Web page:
Plus I love not having to say Tachanun for a month...

Shabbat HaChodesh Shalom!

Saturday, March 10, 2007

DVAR TORAH S2: Ki Tisa/Shabbat Parah (Holy Cows! (I have probably used this one before, but I don't have time to check))

Gotta be quick now. I spent my day off walking/power-walking to Universal Studios and back; at least 20 miles total over a 5 hour period. I will probably make the mapmyrun soon and will likely post the "best-of" walks on this site in due course. Anyway, that takes away from my writing time and I decided to spend the majority of the few minutes I have before services (which at this time of year are an hour before Shabbat even starts; to change in two days witeh DST) on the "Triple Shin" required before Shabbat.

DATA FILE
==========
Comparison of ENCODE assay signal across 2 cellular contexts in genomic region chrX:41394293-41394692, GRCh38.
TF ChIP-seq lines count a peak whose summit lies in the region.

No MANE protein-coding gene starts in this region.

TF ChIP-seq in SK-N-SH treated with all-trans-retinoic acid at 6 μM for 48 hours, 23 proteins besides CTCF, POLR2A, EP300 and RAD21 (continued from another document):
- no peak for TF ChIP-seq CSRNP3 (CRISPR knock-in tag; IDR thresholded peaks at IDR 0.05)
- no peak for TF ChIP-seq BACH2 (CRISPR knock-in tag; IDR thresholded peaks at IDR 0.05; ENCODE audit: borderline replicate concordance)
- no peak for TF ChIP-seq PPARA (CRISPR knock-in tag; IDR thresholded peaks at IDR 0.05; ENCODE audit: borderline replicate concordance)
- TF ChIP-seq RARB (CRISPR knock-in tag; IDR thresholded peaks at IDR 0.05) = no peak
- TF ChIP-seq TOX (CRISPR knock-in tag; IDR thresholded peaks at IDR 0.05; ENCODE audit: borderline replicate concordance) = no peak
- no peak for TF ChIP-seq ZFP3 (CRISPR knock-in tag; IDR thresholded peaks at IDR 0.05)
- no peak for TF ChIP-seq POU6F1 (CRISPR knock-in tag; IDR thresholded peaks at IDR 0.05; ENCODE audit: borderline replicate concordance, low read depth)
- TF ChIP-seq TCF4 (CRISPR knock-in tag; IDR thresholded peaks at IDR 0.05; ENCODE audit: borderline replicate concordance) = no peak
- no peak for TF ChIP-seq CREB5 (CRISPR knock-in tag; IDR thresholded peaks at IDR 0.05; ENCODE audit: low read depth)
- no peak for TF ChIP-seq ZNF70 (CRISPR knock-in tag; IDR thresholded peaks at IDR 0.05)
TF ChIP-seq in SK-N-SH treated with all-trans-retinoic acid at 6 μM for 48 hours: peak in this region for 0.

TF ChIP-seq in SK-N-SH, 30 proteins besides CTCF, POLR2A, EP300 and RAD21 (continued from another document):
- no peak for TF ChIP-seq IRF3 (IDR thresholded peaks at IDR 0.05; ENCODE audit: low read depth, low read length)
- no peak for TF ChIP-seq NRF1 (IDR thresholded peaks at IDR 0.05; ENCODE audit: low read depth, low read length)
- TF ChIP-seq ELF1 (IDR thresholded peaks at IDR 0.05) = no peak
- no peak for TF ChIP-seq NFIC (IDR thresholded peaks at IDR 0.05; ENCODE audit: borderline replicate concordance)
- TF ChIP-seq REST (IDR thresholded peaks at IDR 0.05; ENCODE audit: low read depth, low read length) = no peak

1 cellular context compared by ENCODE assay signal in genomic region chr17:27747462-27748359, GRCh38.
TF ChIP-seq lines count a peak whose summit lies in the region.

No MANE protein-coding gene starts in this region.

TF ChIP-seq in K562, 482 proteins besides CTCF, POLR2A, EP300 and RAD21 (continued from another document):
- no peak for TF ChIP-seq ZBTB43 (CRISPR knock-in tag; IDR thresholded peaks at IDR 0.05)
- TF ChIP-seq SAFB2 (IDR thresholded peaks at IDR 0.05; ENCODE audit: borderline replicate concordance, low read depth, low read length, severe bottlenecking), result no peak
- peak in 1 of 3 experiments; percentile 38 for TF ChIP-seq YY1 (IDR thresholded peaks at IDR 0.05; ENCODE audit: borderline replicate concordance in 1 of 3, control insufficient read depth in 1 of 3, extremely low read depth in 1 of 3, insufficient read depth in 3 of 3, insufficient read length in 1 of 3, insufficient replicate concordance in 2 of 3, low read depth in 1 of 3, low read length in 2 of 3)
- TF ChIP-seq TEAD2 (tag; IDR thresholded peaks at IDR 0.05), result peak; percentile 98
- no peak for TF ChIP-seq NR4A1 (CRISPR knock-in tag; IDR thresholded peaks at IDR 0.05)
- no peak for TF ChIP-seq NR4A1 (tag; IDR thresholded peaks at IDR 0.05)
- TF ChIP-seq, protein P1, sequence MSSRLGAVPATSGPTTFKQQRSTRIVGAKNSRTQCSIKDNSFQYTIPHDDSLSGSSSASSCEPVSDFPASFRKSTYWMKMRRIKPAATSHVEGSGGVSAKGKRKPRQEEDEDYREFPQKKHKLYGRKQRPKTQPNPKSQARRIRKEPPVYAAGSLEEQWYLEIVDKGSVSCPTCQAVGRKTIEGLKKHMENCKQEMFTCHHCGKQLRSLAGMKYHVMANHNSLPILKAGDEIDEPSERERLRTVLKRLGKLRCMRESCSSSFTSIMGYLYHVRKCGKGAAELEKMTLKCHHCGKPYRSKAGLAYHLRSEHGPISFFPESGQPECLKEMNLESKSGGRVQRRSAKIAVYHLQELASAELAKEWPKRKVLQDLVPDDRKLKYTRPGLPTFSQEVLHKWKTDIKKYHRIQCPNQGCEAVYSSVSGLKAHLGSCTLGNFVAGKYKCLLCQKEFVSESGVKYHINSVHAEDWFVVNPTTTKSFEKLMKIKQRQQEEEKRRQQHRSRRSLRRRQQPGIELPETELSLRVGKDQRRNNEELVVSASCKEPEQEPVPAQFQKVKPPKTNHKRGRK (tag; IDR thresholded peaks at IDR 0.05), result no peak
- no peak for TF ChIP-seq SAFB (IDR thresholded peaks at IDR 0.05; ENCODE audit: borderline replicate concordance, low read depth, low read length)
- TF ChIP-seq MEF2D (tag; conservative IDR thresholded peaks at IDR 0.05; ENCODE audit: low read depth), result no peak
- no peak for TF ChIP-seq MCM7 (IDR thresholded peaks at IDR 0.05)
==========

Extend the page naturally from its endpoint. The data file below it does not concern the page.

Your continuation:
Quickly on the Torah Portion, and I must come back to it later as it is very important, this is one of the most important Portions in the Bible, that of the account of the Golden Calf as well as God and Moses' responses to the events. God seeks to destroy Israel and replace them with a nation of the descendants of Moses and Moses successfully changes the mind of God.

A couple of themes to think about over Shabbat, something I planned on teaching my class on Wednesday but we had a fire drill that screwed-up my timing:\